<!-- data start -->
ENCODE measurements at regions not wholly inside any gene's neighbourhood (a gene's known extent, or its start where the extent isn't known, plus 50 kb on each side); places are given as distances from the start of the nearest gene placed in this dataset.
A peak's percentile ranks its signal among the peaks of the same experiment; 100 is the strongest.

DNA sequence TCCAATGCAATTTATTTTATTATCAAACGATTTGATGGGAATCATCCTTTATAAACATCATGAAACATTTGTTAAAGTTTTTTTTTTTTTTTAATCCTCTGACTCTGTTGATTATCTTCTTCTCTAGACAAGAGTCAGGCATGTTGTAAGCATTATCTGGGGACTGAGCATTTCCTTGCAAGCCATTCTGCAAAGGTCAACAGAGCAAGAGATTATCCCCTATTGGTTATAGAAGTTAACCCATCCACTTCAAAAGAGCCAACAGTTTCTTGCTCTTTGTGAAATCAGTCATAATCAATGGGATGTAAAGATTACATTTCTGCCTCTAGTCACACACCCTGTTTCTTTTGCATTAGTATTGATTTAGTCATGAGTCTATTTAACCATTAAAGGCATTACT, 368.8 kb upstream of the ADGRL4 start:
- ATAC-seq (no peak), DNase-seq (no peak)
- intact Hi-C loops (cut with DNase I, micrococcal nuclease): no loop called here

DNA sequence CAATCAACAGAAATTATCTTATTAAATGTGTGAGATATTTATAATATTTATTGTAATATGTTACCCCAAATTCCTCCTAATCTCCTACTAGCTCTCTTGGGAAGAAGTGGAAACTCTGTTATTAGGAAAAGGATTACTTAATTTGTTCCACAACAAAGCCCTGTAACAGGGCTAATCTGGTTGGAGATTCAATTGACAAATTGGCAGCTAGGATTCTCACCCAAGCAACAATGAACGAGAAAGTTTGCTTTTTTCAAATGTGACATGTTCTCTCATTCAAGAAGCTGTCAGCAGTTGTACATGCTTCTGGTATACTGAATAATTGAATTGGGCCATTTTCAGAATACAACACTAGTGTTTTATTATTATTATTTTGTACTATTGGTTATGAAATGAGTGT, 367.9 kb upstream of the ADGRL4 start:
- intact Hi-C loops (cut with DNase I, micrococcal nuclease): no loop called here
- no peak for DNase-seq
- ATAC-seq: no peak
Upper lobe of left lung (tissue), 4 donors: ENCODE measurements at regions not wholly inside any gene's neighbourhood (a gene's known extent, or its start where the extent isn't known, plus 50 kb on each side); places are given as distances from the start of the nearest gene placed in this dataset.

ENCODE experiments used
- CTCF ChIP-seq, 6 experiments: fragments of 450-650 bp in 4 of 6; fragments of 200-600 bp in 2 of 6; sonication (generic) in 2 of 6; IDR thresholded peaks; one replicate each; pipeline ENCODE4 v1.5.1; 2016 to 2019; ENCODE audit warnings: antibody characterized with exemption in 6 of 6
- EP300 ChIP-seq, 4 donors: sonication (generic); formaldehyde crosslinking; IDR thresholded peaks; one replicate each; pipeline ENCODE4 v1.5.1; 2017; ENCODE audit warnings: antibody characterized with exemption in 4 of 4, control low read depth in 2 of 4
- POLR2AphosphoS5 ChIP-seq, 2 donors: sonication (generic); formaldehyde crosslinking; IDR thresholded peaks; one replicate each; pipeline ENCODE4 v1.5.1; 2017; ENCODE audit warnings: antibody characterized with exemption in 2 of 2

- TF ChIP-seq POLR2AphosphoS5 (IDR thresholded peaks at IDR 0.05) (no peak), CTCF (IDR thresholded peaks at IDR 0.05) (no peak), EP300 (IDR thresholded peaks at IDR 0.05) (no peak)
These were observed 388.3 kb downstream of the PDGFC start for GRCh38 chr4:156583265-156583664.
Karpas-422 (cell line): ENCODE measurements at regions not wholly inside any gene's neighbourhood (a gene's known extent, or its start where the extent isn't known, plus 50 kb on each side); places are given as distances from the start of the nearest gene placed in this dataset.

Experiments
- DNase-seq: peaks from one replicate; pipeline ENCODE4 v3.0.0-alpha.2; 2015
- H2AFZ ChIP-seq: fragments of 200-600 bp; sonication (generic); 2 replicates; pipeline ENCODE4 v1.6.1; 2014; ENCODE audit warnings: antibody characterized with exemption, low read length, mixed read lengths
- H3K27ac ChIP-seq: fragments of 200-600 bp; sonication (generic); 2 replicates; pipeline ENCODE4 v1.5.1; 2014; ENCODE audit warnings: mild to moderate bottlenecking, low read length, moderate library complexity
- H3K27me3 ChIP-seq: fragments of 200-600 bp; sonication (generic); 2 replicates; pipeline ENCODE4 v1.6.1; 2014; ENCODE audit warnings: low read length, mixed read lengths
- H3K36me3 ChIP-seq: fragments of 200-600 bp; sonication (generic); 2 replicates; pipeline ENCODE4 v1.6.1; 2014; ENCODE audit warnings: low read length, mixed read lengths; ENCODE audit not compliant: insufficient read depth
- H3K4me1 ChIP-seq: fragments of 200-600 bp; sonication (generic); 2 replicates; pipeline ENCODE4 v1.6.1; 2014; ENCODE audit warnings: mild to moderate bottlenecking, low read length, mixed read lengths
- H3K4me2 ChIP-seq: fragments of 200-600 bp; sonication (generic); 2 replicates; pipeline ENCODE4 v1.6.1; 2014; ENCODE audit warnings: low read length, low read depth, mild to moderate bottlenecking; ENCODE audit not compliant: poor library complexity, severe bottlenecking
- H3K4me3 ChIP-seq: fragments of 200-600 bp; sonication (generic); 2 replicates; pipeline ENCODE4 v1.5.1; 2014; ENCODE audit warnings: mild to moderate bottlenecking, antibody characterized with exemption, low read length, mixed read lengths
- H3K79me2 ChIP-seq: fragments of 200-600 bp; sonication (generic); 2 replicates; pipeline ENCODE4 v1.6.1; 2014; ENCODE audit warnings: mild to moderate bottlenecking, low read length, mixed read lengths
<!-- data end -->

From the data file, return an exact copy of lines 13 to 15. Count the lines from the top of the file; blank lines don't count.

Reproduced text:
- EP300 ChIP-seq, 4 donors: sonication (generic); formaldehyde crosslinking; IDR thresholded peaks; one replicate each; pipeline ENCODE4 v1.5.1; 2017; ENCODE audit warnings: antibody characterized with exemption in 4 of 4, control low read depth in 2 of 4
- POLR2AphosphoS5 ChIP-seq, 2 donors: sonication (generic); formaldehyde crosslinking; IDR thresholded peaks; one replicate each; pipeline ENCODE4 v1.5.1; 2017; ENCODE audit warnings: antibody characterized with exemption in 2 of 2

- TF ChIP-seq POLR2AphosphoS5 (IDR thresholded peaks at IDR 0.05) (no peak), CTCF (IDR thresholded peaks at IDR 0.05) (no peak), EP300 (IDR thresholded peaks at IDR 0.05) (no peak)